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Perchance in such a cell we suffer more
Than the wreck'd sailor on his desert shore;
The world is all before him-mine is here,
Scarce twice the space they must accord my bier.
What though he perish, he may lift his eye,
And with a dying glance upbraid the sky;
I will not raise my own in such reproof,
Although 'tis clouded by my dungeon roof.


Yet do I feel at times my mind decline,
But with a sense of its decay: I see
Unwonted lights along my prison shine,
And a strange demon, who is vexing me
With pilfering pranks and petty pains, below
The feeling of the healthful and the free ;
But much to One, who long hath suffer'd so,
Sickness of heart, and narrowness of place,
And all that may be borne, or can debase.
I thought mine enemies had been but Man,
But Spirits may be leagued with them; all Earth
Abandons, Heaven forgets me in the dearth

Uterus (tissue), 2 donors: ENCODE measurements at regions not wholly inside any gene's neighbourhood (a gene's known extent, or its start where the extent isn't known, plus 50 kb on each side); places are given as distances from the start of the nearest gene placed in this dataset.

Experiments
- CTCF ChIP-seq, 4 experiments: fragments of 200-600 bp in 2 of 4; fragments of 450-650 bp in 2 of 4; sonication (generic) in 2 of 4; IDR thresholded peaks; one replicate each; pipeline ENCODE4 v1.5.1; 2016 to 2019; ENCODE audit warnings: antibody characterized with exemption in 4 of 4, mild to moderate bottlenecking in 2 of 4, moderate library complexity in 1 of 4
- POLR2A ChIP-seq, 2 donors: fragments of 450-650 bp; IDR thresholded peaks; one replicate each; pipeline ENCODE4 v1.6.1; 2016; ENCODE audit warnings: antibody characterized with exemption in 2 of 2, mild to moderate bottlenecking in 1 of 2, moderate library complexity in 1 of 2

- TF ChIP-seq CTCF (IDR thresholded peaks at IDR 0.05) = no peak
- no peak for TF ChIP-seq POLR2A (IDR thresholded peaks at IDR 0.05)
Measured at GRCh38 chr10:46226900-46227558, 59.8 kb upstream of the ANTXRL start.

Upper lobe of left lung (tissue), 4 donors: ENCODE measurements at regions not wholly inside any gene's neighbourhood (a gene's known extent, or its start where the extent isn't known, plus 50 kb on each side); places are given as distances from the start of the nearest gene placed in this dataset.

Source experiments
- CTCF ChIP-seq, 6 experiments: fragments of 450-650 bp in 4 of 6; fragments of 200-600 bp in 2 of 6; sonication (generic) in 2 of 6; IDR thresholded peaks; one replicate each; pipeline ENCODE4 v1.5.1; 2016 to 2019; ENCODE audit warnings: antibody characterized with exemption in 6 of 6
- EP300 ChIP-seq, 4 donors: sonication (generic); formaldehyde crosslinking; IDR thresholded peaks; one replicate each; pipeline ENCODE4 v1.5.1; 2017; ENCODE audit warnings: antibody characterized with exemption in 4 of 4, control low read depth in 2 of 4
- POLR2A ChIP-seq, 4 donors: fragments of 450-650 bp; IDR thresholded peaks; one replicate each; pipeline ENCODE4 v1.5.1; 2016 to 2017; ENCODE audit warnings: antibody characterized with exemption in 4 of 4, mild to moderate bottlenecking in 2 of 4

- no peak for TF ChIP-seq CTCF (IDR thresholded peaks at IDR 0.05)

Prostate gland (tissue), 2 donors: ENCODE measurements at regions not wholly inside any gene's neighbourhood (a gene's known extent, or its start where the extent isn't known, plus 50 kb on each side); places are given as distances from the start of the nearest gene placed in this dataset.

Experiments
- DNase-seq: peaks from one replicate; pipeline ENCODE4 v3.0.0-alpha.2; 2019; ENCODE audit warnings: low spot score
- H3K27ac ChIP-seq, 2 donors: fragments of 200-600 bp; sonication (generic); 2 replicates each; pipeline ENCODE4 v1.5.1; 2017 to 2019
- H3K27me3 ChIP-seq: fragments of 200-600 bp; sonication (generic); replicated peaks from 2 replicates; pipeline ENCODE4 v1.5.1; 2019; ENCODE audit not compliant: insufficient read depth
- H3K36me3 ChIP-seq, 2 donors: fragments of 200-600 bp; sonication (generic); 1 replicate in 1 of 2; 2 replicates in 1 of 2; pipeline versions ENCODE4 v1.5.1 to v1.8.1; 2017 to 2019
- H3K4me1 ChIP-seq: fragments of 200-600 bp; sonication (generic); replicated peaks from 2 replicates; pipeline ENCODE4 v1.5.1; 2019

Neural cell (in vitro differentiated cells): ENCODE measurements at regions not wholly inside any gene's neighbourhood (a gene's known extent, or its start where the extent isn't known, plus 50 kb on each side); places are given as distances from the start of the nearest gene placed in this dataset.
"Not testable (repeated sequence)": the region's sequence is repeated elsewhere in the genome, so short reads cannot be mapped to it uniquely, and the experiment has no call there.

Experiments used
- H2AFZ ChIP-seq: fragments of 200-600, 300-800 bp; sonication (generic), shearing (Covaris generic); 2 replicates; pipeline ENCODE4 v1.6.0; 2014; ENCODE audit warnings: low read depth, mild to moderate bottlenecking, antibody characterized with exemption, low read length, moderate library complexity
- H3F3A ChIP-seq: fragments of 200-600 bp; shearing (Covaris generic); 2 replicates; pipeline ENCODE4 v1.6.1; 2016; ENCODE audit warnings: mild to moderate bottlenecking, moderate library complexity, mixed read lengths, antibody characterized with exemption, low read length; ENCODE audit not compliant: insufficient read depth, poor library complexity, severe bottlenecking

Of such defence the Powers of Evil can,
It may be, tempt me further, and prevail
Against the outworn creature they assail.
Why in this furnace is my spirit proved,
Like steel in tempering fire? because I loved?
Because I loved what not to love, and see,
Was more or less than mortal, and than me.




I once was quick in feeling-that is o'er ;
My scars are callous, or I should have dash'd
My brain against these bars, as the sun flash'd
In mockery through them: If I bear and bore
The much I have recounted, and the more
Which hath no words,-'tis that I would not die
And sanction with self-slaughter the dull lie
Which snared me here, and with the brand of shame
Stamp Madness deep into my memory,
And woo Compassion to a blighted name,



Sealing the sentence which my foes proclaim.
No-it shall be immortal! and I make
A future temple of my present cell,
Which nations yet shall visit for my sake.
While thou, Ferrara! when no longer dwell
The ducal chiefs within thee, shalt fall down,
And crumbling piecemeal view thy hearthless halls,
A poet's wreath shall be thine only crown,-
A poet's dungeon thy most far renown,
While strangers wonder o'er thy unpeopled walls!
And thou, Leonora ! thou-who wert ashamed
That such as I could love-who blush'd to hear
To less than monarchs that thou couldst be dear,
Go! tell thy brother, that my heart, untamed
By grief-years-weariness-and it may be
A taint of that he would impute to me
From long infection of a den like this,
Where the mind rots congenial with the abyss,—
Adores thee still; and add-that when the towers
And battlements which guard his joyous hours